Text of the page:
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POLYGONS. Not Polygons. Polygons. POLYGONS. Polygon : a closed figure formed by coplanar line segments such that:

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## POLYGONS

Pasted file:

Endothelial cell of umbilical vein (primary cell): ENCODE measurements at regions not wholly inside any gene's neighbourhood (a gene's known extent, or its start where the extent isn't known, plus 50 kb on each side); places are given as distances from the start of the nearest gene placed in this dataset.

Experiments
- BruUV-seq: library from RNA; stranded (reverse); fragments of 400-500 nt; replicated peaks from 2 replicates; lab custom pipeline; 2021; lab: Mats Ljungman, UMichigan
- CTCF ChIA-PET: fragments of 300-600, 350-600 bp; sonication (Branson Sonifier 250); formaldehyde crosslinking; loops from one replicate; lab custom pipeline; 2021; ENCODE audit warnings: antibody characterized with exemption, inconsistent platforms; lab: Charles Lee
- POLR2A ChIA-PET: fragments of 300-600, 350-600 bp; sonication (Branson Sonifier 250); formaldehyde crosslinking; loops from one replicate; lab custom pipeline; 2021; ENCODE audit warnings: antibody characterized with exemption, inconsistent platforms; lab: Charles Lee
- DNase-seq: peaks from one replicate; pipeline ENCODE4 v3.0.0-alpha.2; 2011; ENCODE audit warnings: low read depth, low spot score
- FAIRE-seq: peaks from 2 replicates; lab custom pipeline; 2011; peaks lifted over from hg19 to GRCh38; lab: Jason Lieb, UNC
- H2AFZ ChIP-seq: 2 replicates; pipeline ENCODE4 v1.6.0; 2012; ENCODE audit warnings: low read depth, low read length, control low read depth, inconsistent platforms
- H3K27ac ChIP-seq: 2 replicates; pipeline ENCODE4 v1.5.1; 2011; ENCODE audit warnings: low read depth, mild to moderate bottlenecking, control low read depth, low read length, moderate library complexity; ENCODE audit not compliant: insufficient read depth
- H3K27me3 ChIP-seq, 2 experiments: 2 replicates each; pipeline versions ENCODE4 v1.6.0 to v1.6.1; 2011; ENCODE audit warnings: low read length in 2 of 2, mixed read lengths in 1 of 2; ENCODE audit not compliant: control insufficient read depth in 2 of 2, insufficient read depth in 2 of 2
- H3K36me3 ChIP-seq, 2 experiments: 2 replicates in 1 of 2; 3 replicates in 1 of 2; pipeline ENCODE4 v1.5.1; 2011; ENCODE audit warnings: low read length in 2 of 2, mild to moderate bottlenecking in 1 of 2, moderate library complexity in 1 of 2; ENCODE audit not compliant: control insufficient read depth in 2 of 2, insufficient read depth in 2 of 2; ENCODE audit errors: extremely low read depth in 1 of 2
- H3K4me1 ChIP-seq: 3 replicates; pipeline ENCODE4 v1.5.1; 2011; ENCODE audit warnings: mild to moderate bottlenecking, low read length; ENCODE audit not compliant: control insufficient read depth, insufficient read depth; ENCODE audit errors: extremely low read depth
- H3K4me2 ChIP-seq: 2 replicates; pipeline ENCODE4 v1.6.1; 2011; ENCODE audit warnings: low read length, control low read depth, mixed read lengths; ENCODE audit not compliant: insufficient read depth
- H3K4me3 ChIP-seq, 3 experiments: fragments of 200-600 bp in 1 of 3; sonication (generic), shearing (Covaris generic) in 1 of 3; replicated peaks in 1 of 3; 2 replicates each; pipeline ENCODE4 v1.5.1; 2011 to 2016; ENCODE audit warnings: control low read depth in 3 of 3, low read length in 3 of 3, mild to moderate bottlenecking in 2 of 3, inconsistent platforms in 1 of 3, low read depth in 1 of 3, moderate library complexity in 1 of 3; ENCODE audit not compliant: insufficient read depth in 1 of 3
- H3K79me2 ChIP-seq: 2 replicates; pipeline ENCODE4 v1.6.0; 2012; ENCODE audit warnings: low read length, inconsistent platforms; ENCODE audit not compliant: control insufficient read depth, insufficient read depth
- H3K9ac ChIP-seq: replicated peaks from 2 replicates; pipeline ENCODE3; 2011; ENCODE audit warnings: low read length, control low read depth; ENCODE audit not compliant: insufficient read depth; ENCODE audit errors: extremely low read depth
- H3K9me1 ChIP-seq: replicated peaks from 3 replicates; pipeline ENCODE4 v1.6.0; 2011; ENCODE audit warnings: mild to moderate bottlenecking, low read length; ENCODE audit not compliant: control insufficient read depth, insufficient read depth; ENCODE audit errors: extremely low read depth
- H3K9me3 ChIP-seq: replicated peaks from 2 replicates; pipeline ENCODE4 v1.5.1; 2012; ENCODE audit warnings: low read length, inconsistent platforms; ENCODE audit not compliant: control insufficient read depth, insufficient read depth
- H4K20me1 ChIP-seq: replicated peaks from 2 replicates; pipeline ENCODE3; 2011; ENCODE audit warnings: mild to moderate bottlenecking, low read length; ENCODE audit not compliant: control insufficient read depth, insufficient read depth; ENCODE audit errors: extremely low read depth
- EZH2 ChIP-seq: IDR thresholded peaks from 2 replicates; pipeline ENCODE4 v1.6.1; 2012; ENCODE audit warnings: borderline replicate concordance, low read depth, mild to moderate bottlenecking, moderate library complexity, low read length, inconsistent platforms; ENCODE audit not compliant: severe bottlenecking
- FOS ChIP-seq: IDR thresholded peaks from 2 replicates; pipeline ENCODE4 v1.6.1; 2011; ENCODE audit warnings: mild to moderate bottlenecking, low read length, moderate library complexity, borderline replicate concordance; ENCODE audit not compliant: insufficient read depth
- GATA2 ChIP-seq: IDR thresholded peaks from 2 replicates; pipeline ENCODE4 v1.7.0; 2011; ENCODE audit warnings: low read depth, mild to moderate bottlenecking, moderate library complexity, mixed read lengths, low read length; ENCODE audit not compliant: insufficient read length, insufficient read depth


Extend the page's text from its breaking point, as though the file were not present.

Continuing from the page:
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**Not Polygons**Polygons POLYGONS Polygon: a closed figure formed by coplanar line segments such that: − segments with a common endpoint are non-collinear − each segment intersects exactly two others and only at endpoints**Polygons**Classifying Polygons Classifying polygons – a polygon is concave if, when any of the line segments are extended into lines, they pass through the interior of the polygon. The polygon looks as if it “caves in”. If none of the line extensions pass through the interior, the polygon is convex.**Classifying Polygons**A convex polygon is said to be regular if all the sides are congruent and all of the angles are congruent. Not Regular Regular**Polygons**A polygon is classified by the number of sides. Names exist for polygons up to 12 sides – beyond that we call them n-gons where n = number of sides. A list of these names is found on page 46 of our book. A polygon is named by listing the vertices in consecutive order.**Perimeter – the sum of the lengths of all sides of a**polygon The perimeter of this flower bed would be 3.8 + 5.7 + 3.8 + 5.7 = 19 m.**Example 6-1a**Name the polygon by its number of sides. Then classify it as convex or concave, regular or irregular. There are 4 sides, so this is a quadrilateral. No line containing any of the sides will pass through the interior of the quadrilateral, so it is convex. The sides are not congruent, so it is irregular. Answer: quadrilateral, convex, irregular**Example 6-1b**Name the polygon by its number of sides. Then classify it as convex or concave, regular or irregular. There are 9 sides, so this is a nonagon. A line containing some of the sides will pass through the interior of the nonagon, so it is concave. The sides are not congruent, so it is irregular. Answer: nonagon, concave, irregular**Name each polygon by the number of sides. Then classify it**as convex or concave, regular or irregular. a. b. Example 6-1c Answer: triangle, convex, regular Answer: quadrilateral, convex, irregular**Answer: 336 in., yd**Example 6-2f SEWING Miranda is making a very unusual quilt. It is in the shape of a hexagon as shown below. She wants to trim the edge with a special blanket binding. The binding is sold by the yard. a. Find the perimeter of the quilt in inches. Then determine how many yards of binding Miranda will need for the quilt.**Answer: The amount of binding is multiplied by 4.**She will need yards. Example 6-2f SEWING Miranda is making a very unusual quilt. It is in the shape of a hexagon as shown below. She wants to trim the edge with a special blanket binding. The binding is sold by the yard. b. Miranda decides to make four quilts. How will this affect the amount of binding she will need? How much binding will she need for this project?**Example 6-3a**Find the perimeter of pentagon ABCDE with A(0, 4),B(4, 0),C(3, –4),D(–3, –4), and E(–3, 1). • Count the squares to find the lengths of any sides that are horizontal or vertical. • Form right triangles for any other sides and use the Pythagorean Theorem to find their lengths – or use the distance formula for these.**Example 6-3b**Answer: The perimeter of pentagon ABCDE is or about 25 units.**Let represent the length. Then the width is .**Example 6-4a The width of a rectangle is 5 less than twice its length. The perimeter is 80 centimeters. Find the length of each side.**The length is 15 cm. By substituting 15 for , the width**becomes 2(15) – 5 or 25 cm. Answer: Example 6-4b Perimeter formula for rectangle Multiply. Simplify. Add 10 to each side. Divide each side by 6.

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